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Banks

Bank of England details new capital buffers for ring-fenced banks from 2019

LONDON, Jan 29 (Reuters) - The Bank of England set out on Friday how much extra capital it wants banks to wrap round their deposit-taking arms from 2019 to keep customer money safe during market shocks, and shield taxpayers from footing the bill for losses.

Pedestrians walk past the Bank of England in the City of London May 15, 2014. REUTERS/Luke MacGregor

The proposals, put out to public consultation, aim to give final clarity to banks on how much capital they will have to hold in their “ring-fenced” arms.

The BoE said the ring-fenced banks as a sector, which includes HSBC, Lloyds, Barclays and RBS, effectively comply already with the new “systemic risk buffer” or SRB requirement.

Any extra capital requirement would be incremental, no more than 0.5 percent of the banking system’s total risk-weighted assets.

Policymakers see “ring-fencing” as a central lesson from the 2007-09 financial crisis when the government had to shore up lenders to avoid the banking system from freezing up.

In its consultation paper, the BoE said the SRB will apply to ring-fenced banks and building societies with household and company deposits of more than 25 billion pounds.

Not all banks within this scope will have to have an SRB.

The BoE set out a series of “buckets” of gradually higher SRB for banks and buildings societies within scope whose total assets are above 175 billion pounds.

This sub-group of lenders, which make up 80 percent of lending to households and small companies in Britain, will have an SRB ranging from 1 percent to 2.5 percent of their risk-weighted assets.

The systemic risk buffer for firms with assets below 175 billion pounds will be set at zero percent, aimed at encouraging more competition in the sector from challenger banks that have entered the market to take on the dominance of the “Big Four” high street lenders.

The biggest ring-fenced banks, with assets of least 610 billion pounds in 2019, and most likely to include Lloyds, are expected to have a systemic risk buffer of 2.5 percent.

Banks that are required to have a systemic risk buffer will also have a higher leverage ratio, a reference to a lender’s broadest measure of capital to non-risk weighted assets.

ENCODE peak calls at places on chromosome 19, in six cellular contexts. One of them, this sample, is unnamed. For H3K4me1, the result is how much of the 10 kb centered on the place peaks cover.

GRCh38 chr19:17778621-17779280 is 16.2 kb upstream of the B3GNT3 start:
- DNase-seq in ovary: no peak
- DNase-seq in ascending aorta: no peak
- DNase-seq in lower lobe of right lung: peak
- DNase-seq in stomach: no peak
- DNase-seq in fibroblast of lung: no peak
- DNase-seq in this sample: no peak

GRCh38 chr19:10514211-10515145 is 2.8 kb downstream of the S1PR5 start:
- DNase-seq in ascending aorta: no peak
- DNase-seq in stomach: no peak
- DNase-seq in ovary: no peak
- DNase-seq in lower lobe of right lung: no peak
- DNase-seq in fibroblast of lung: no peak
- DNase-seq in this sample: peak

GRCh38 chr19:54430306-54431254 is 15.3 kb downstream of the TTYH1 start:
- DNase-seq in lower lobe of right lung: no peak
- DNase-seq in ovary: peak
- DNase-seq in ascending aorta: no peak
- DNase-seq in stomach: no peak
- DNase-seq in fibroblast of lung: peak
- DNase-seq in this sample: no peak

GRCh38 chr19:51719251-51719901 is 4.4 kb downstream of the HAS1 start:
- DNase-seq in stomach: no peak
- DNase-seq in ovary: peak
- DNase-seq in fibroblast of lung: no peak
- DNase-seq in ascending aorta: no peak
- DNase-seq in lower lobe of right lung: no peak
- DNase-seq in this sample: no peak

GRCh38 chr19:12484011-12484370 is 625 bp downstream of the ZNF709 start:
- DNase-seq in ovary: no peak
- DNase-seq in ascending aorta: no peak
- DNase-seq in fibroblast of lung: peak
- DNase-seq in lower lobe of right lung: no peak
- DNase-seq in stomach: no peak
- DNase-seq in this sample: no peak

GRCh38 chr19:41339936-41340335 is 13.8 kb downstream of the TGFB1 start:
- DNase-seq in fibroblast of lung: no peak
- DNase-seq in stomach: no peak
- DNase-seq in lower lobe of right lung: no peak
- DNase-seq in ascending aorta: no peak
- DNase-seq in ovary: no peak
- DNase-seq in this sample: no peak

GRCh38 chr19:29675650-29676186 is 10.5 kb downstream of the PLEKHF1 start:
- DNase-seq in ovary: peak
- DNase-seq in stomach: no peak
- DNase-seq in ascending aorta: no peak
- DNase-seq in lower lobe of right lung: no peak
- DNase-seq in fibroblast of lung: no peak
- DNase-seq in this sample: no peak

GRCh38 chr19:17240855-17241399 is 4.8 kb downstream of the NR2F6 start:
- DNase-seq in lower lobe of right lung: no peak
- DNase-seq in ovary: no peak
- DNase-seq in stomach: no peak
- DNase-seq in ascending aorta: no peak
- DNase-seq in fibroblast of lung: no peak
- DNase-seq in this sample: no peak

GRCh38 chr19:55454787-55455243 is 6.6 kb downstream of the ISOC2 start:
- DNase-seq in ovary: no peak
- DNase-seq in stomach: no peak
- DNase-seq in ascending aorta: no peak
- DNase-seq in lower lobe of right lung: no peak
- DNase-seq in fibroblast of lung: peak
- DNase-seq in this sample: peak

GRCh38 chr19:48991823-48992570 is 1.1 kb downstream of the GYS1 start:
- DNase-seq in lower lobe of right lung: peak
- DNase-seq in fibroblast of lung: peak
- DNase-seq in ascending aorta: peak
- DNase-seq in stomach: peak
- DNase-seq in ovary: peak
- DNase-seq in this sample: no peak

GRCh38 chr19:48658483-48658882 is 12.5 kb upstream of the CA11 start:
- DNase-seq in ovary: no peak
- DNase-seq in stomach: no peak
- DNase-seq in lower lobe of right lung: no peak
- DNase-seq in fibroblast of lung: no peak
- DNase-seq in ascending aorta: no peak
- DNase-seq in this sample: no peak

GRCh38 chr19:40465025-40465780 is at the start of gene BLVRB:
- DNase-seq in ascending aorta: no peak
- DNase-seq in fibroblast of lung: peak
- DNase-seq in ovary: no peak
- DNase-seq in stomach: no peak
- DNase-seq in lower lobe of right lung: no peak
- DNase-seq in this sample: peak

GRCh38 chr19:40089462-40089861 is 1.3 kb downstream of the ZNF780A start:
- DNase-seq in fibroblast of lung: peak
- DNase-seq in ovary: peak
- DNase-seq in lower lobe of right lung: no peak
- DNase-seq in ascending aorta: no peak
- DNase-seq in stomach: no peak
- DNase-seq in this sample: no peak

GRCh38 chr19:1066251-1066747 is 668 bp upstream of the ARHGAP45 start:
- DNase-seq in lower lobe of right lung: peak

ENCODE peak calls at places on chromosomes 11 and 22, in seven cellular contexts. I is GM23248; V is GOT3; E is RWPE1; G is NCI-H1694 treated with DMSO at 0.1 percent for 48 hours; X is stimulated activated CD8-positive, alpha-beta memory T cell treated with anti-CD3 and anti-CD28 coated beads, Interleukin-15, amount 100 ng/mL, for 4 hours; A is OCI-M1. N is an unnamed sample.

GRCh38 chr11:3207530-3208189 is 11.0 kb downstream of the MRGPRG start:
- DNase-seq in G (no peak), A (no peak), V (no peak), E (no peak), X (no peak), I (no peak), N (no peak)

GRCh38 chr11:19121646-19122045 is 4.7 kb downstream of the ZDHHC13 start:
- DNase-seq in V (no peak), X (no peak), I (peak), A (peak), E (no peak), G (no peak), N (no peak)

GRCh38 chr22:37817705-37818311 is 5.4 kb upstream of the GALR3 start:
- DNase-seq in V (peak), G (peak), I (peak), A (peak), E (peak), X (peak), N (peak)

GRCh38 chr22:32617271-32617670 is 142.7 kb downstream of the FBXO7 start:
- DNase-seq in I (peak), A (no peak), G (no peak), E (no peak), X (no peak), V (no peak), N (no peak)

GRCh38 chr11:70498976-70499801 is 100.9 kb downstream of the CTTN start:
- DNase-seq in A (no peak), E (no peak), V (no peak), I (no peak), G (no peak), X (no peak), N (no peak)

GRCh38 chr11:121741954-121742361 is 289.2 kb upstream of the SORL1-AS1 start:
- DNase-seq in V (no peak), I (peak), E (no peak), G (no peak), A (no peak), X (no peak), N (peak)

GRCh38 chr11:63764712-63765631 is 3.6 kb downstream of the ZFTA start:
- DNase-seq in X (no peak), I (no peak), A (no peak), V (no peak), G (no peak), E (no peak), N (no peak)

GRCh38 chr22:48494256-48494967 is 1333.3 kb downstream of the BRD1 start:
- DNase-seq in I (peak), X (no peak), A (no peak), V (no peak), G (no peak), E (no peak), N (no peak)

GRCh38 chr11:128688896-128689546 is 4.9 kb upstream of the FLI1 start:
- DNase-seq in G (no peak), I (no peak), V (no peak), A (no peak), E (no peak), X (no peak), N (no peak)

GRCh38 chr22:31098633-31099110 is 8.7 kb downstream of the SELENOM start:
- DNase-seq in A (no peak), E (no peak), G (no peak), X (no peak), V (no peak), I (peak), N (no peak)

A bank with a systemic risk buffer of 1 percent would have, for example, an additional leverage ratio buffer of 0.35 percent on top of the current 3 percent minimum leverage ratio.

Regulators say that keeping deposit-taking arms safer in this way would make it more likely that lending to households and companies would continue even during market shocks.

During the financial crisis, banks under stress began reining in lending, with damaging knock-on effects on the wider economy.

The ring-fencing plan, also known as the Vickers reform, will come into effect in 2019, and HSBC bank has already said its ring-fenced arm will be based in Birmingham.

“These new rules will mean that UK banks and building societies are more resilient to adverse shocks, enabling them to continue to lend to households and businesses even in times of stress,” BoE Deputy Governor, Jon Cunliffe, said in a statement.

Friday’s consultation follows an announcement by the BoE in December when it sketched out the final outlines of how much capital banks will have to hold in future and remove uncertainty hanging over the sector.

It said then that banks will need to hold capital equivalent to 13.5 percent of their risk-weighed assets, and Friday’s consultation simply details the new SRB element in this total.

Britain’s banking system is already above 13 percent and very close to the 13.5 percent target, meaning very little extra capital is needed, the BoE said.

The systemic risk buffer is expected to add about 0.5 percent of risk-weighted assets to equity requirements of the UK banking system overall, the BoE said.

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